2. I haven't met post #10's requirements (don't know how).

3. I populated column C via LARGE, with distinct values in descending order.

I'm sorry, Wood, but I know nearly nothing about arrays and {INDEX,MATCH,LARGE} formulas, and unfortunately I don't have enough time to research and learn this area.

I hope someone else here can help you (and maybe Bob knows how), but if not it may be best for you to try an Excel forum.

Hi Wood,

Could you please show us the best formulas you have tried.

Thanks.

Hi Bob & Wood,

Here's an image of my attempt, with formulas displayed in the lower section. I used some different values in column A than in your posts, just for testing purposes.

B1 contains the search value (5, in this case), which with my spreadsheet meant using an extra column (E). However, it enables changing the search value (if required) easily.

Column C returns all values <= the value in B1 ('5').

Column D gives the list of all unique Column C values (excluding blanks), in descending order.

The single cell E1 contains the comma-delimited output (in descending order) of the range D1:D4. Unfortunately I couldn't think of an automatic way to use TEXTJOIN that doesn't require having to select the cell range.

============================================================================================

Hi Bob,

With my version of Excel, 'CONCATENATE' joins numbers and returns the result as a text string, so there's no need for column C's conversion to text.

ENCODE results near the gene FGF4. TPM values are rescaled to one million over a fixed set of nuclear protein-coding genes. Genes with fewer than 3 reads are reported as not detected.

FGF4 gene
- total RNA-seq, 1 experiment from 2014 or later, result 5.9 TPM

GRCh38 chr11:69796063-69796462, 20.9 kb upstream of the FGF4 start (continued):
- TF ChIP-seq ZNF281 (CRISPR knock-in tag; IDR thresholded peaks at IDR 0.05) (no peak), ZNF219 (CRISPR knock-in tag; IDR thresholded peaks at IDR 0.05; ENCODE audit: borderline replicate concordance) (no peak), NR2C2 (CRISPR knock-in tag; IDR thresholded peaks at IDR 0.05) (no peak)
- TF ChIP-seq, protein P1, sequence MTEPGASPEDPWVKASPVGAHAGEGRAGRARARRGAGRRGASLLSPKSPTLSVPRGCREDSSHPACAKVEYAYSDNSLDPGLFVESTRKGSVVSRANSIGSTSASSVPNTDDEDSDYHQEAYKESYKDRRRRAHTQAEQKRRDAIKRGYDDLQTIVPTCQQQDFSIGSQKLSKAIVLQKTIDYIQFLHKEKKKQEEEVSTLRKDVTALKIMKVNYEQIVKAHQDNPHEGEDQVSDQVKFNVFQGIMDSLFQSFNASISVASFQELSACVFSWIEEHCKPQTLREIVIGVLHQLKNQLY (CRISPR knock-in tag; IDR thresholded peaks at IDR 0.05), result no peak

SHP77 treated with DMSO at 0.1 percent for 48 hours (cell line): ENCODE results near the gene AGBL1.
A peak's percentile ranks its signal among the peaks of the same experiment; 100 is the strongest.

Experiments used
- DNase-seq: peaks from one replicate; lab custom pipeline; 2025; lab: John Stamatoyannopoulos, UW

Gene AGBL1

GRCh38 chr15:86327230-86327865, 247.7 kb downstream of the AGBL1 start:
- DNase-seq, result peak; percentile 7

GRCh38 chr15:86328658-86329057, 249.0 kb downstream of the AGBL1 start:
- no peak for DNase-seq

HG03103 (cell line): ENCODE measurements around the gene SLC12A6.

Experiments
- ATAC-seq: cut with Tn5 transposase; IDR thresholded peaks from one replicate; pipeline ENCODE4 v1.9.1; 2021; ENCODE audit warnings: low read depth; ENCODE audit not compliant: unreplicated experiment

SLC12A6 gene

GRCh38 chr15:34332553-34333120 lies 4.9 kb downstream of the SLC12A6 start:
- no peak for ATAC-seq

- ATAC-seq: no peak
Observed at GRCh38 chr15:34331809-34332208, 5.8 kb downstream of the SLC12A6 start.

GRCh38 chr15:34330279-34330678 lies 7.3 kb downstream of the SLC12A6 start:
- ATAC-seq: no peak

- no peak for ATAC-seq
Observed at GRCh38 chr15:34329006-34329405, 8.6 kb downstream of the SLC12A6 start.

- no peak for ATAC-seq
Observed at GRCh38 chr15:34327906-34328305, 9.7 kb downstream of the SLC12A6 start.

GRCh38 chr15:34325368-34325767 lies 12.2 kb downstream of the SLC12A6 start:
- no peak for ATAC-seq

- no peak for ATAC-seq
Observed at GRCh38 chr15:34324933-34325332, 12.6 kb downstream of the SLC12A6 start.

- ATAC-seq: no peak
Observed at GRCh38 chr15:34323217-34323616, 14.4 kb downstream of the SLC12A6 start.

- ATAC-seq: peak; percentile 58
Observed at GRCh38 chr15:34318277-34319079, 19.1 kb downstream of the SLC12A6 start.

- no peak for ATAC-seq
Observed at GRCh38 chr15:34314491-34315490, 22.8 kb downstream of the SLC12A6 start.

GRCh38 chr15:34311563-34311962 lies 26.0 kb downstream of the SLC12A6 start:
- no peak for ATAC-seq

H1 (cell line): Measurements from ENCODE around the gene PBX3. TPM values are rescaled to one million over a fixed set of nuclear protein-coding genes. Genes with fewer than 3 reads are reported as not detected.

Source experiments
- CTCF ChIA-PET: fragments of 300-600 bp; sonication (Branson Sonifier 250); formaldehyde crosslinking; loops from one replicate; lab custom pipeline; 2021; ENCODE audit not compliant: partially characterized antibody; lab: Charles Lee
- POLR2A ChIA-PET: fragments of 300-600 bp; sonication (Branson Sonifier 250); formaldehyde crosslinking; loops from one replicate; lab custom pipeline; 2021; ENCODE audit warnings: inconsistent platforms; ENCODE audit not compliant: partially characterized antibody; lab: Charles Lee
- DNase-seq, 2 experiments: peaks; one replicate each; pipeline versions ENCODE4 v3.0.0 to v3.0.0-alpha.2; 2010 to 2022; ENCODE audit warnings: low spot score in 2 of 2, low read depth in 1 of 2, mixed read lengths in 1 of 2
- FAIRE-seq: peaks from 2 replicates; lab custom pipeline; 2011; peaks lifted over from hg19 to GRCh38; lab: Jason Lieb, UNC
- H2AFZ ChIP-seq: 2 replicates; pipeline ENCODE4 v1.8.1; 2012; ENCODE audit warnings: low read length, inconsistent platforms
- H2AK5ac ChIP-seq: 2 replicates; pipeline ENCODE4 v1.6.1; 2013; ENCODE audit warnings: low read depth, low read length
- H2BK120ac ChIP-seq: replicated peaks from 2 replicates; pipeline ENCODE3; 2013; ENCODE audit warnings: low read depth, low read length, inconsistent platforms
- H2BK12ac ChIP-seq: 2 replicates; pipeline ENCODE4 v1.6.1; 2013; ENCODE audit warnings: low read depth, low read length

You may already know this: CONCATENATE has an alternative 'ampersand operator' option, used like so:

=C1&","&C2&","&C3&","&C4&","&C5

Hi Allerious,

The puzzle can be solved by logic, without any guessing.

Row 1 solves logically, as Bob said, and leads to multiple elimination of duplicates in the lower rows.

From there, eliminating the 2 from R3C2 ('R' = row, 'C' = column) leaves {3,4} in both R3C2 and R3C3, which enables us to eliminate the 3 from R3C1 and R3C4 because the 3 must be in either R3C2 or R3C3.

...etc, etc.

Hi Anthony,

A computer program I ran found that 1331 ⇒ 3544453 is the next smallest palindromic pairing of *n* ⇒ n(2n+1) after your 66 ⇒ 8778.

It gave the following list as the first 12 such pairings:

0 ⇒ 0

1 ⇒ 3

5 ⇒ 55

9 ⇒ 171

66 ⇒ 8778

1331 ⇒ 3544453

123321 ⇒ 30416261403

1332222331 ⇒ 3549632679762369453

13322222331 ⇒ 354963215686512369453

123322223321 ⇒ 30416741529792514761403

133222222331 ⇒ 35496321045754012369453

1233222223321 ⇒ 3041674104186814014761403